Corals are a beautiful and important part of our ocean. But they can't move around the ocean floor. So, how, exactly, do they find mates? See the bizarre and beautiful phenomenon of coral spawning in this Ocean Today video. Transcript
Once a year, on cues from the lunar cycle and the water temperature, entire colonies of coral reefs simultaneously release their tiny eggs and sperm, called gametes, into the ocean. The phenomenon brings to mind an underwater blizzard with billions of colorful flakes cascading in white, yellow, red, and orange.
In ways that scientists still do not fully understand, mature corals release their gametes all at the same time. This synchrony is crucial, because the gametes of most coral species are viable for only a few hours. The “blizzard” makes it more likely that fertilization will occur.
The gametes, full of fatty substances called lipids, rise slowly to the ocean surface, where the process of fertilization begins.
When a coral egg and sperm join together as an embryo, they develop into a coral larva, called a planula. Planulae float in the ocean, some for days and some for weeks, before dropping to the ocean floor. Then, depending on seafloor conditions, the planulae may attach to the substrate and grow into a new coral colony at the slow rate of about .4 inches a year.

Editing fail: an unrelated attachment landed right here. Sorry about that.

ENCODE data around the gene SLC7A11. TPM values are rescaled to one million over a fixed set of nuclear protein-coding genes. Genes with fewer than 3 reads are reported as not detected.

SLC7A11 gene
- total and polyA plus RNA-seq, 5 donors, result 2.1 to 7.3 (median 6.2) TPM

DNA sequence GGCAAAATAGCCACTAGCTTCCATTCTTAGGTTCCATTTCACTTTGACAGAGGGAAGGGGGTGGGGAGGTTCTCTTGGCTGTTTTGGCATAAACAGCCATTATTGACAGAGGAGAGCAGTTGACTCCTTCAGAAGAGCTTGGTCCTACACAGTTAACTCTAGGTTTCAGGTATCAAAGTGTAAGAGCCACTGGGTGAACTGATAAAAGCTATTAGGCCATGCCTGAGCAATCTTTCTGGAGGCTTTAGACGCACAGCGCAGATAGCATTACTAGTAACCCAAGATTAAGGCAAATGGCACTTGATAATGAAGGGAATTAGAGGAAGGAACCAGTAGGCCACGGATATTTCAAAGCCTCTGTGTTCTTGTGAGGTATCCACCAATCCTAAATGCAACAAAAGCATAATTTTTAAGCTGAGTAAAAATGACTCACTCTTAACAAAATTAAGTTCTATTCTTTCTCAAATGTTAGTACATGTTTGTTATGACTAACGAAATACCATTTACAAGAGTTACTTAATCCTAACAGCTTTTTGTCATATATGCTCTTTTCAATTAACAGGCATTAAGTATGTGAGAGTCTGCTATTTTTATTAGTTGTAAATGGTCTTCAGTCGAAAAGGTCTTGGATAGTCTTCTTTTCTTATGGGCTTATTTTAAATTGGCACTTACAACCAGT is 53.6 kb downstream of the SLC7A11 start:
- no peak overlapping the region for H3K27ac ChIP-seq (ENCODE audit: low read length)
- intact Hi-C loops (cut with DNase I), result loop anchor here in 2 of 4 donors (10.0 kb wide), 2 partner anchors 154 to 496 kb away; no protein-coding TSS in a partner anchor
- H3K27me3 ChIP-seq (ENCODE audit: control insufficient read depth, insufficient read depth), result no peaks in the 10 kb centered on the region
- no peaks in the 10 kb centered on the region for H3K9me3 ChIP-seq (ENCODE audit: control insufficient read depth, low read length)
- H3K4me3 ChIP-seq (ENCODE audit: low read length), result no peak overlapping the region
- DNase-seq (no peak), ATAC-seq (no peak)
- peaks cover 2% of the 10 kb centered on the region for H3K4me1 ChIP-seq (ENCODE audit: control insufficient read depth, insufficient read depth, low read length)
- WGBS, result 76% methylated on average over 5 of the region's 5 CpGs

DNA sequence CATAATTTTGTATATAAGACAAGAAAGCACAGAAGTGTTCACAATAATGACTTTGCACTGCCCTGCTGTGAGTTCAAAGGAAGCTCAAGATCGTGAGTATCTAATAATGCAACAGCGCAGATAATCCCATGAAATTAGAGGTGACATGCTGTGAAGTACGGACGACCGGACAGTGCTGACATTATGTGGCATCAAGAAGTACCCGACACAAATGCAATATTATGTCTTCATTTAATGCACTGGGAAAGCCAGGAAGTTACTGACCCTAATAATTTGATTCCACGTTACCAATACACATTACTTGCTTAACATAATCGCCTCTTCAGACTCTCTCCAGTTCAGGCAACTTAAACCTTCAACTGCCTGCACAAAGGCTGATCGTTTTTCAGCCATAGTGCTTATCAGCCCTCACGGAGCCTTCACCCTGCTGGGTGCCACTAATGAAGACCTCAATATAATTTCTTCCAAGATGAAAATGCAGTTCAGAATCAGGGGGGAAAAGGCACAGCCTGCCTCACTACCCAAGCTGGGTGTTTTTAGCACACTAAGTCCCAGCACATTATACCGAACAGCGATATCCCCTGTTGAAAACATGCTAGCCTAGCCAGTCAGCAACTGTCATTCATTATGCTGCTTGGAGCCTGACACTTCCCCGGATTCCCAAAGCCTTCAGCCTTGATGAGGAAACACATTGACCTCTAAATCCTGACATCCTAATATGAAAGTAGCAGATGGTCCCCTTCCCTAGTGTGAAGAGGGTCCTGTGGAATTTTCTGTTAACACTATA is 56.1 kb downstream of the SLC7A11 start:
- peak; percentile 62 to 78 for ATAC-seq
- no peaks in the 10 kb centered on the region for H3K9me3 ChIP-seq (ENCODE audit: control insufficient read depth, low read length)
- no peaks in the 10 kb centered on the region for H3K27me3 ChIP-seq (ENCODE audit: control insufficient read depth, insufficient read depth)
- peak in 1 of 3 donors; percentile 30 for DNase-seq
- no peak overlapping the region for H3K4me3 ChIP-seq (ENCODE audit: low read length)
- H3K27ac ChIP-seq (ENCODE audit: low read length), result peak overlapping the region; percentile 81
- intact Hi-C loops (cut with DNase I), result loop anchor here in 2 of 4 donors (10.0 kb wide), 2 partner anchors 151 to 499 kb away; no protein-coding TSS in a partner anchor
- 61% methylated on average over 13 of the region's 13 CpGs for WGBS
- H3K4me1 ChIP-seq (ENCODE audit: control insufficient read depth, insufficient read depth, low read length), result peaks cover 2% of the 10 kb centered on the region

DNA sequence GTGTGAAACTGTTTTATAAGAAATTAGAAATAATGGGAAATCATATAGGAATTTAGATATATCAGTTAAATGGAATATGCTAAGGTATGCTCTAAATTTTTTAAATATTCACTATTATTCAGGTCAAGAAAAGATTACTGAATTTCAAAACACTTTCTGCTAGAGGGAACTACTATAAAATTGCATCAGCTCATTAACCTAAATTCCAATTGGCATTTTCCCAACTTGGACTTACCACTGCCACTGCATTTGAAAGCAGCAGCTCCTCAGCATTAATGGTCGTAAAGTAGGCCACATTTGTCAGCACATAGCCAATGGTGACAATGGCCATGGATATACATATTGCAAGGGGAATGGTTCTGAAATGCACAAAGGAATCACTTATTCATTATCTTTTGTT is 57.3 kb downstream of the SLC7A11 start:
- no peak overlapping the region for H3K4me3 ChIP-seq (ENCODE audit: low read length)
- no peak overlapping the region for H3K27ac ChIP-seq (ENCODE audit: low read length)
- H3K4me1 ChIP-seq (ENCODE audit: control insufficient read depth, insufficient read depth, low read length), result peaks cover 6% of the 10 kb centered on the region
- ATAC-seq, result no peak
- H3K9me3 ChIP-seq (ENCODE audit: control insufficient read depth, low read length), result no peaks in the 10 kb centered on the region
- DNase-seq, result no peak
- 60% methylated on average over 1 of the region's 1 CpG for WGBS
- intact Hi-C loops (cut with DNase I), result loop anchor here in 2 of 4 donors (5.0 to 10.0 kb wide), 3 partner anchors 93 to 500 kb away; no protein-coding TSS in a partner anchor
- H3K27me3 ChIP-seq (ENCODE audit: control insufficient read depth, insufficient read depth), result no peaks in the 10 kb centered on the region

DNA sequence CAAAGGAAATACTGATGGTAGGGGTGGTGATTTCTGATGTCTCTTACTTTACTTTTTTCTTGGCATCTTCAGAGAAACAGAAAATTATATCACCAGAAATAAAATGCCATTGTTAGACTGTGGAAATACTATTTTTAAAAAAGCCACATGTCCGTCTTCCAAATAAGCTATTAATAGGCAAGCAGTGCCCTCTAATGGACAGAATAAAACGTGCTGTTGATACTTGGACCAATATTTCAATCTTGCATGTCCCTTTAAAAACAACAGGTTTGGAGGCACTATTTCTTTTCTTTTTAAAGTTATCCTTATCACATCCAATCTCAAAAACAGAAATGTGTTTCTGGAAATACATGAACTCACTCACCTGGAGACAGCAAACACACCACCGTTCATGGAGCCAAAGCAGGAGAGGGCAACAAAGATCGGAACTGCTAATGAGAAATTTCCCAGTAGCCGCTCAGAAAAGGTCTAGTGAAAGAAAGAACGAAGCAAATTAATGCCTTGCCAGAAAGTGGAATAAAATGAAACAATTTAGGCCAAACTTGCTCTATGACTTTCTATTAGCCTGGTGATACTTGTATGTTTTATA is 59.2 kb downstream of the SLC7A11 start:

Corals are a beautiful - and important - part of our ocean. But they can’t move around the ocean floor - so, how, exactly, do they find mates?
Reef-building corals, also known as “stony” or “hard” corals, reproduce in several ways - one of the most common of which is broadcast spawning.
This bizarre and beautiful phenomenon starts when male and female corals release reproductive cells, called gametes, into the water.
Coral reefs may be separated by wide distances, so this tactic enables gametes to mix genetics and spread their offspring over a broad geographic area.
Male and female gametes combine together and form a baby coral, called a planula.
Planulae float in the water for days or weeks until they find a hard surface to which they can attach.
Along many reefs, coral spawning occurs as a synchronized event, when many coral species release their gametes around the same time.
With all the corals on a reef releasing gametes at the same time, there’s a better chance of escaping hungry predators and a greater possibility that many different genetic combinations may form.
More genetic diversity means there’s a better chance that at least some of the new corals have gene combinations that will help them survive extreme temperatures or diseases.
And with rising ocean temperatures and increasing acidification, it’s important for corals to be as resilient as possible.